First Air earned some world media attention this week after the Toronto Star reported that its fleet of aircraft are equipped with a flight tracking system made by FLYHT, of Calgary.
In the three days after AirAsia Flight 5801 went down before the first wreckage and bodies were found, the disappearance evoked memories of Malaysian Airlines MH370, which has not been found.
The rhetorical questions about how a modern airliner could disappear in an age where cellular phones can be tracked anywhere on earth with a simple app were answered partly by the Star story.
In the absence of regulation, most airlines will not voluntarily spend money on anything that doesn’t either make them more money or save them money. The FLYHT system costs about $120,000 per installation, money First Air apparently considered well spent because of he remote areas it serves in the North.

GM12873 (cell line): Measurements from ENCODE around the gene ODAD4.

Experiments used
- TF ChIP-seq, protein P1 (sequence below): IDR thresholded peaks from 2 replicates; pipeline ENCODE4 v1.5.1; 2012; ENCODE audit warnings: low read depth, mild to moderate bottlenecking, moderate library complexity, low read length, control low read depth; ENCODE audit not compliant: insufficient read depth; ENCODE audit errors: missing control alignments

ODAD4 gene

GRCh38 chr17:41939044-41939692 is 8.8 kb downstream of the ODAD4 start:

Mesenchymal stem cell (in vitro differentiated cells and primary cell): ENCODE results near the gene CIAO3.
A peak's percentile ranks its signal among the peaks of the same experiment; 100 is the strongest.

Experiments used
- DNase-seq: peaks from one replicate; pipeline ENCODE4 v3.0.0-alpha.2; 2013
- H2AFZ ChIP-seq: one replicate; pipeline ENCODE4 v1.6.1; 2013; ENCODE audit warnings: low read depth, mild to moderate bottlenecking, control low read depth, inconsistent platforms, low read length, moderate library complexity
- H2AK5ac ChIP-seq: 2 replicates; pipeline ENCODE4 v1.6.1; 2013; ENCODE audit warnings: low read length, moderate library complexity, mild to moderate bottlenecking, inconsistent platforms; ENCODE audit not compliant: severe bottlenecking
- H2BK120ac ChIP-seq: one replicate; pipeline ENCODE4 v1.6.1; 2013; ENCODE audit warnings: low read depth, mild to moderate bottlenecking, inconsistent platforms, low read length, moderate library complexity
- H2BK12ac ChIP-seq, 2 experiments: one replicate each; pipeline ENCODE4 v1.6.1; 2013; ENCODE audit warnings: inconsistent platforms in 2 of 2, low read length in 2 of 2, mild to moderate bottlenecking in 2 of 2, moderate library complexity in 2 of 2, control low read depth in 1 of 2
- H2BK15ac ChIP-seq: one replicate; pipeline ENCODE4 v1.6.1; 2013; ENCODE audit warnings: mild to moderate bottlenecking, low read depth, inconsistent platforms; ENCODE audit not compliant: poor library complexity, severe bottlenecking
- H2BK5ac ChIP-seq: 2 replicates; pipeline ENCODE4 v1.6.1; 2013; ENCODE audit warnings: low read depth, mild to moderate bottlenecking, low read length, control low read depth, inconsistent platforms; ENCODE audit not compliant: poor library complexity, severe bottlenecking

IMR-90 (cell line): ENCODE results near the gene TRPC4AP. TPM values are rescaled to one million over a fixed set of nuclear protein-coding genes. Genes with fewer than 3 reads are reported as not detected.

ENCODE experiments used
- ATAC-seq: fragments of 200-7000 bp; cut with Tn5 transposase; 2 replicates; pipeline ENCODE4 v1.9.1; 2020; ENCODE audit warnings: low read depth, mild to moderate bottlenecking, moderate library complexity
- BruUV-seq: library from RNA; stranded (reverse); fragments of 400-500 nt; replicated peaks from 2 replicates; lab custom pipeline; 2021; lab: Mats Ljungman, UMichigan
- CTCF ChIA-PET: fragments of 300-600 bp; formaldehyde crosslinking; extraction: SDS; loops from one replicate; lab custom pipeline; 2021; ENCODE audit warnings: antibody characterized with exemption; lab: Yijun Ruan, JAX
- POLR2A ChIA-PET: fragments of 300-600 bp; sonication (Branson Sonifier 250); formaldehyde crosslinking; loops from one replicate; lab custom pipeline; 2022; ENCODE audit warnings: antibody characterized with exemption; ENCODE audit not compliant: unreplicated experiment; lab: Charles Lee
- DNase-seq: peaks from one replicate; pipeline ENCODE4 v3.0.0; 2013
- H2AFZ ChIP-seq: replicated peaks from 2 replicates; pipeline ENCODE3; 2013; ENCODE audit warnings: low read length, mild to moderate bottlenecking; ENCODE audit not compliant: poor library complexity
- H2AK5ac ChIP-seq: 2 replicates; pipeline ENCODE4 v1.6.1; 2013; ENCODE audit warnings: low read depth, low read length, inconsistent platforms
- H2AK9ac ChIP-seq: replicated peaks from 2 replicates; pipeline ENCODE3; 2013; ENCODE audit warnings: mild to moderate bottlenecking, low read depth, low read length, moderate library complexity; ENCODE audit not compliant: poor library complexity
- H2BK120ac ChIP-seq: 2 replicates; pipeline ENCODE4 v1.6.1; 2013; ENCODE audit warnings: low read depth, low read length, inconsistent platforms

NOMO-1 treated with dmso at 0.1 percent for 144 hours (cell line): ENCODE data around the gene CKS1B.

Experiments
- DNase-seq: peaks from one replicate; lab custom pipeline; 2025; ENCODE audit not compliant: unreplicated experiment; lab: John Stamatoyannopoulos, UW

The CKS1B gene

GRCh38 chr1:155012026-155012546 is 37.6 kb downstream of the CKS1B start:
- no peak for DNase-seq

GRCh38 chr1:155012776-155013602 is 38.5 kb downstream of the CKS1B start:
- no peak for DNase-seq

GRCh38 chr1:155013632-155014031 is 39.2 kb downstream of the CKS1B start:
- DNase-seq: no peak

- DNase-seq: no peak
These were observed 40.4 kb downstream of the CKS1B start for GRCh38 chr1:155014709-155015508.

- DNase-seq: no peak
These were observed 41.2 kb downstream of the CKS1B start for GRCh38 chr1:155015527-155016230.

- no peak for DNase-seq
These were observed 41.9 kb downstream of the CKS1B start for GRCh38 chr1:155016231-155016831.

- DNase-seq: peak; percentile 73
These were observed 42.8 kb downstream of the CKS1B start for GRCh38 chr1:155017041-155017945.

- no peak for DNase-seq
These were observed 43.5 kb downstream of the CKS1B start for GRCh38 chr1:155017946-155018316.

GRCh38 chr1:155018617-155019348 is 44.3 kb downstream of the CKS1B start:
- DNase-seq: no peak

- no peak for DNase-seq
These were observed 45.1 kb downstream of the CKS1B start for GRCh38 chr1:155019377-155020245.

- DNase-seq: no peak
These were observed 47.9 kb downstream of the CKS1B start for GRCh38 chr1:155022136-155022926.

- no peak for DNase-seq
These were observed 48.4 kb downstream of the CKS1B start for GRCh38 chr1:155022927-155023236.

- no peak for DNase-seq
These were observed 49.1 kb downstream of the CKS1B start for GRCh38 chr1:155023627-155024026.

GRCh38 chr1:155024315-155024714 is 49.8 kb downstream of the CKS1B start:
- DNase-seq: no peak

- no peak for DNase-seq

There is some evidence that the publicity around the two incidents in Southeast Asia may be pressuring other airlines to see the value in being able to track their aircraft but FLYHT CEO Bill Tempany says he hasn’t seen that shift yet.
“The industry itself feels it has no reason to hurry up and do it,” Tempany said about improvements to real-time tracking. “They feel everything is good just the way it is. I personally have a very strong feeling that it’s not fair to the flying public.”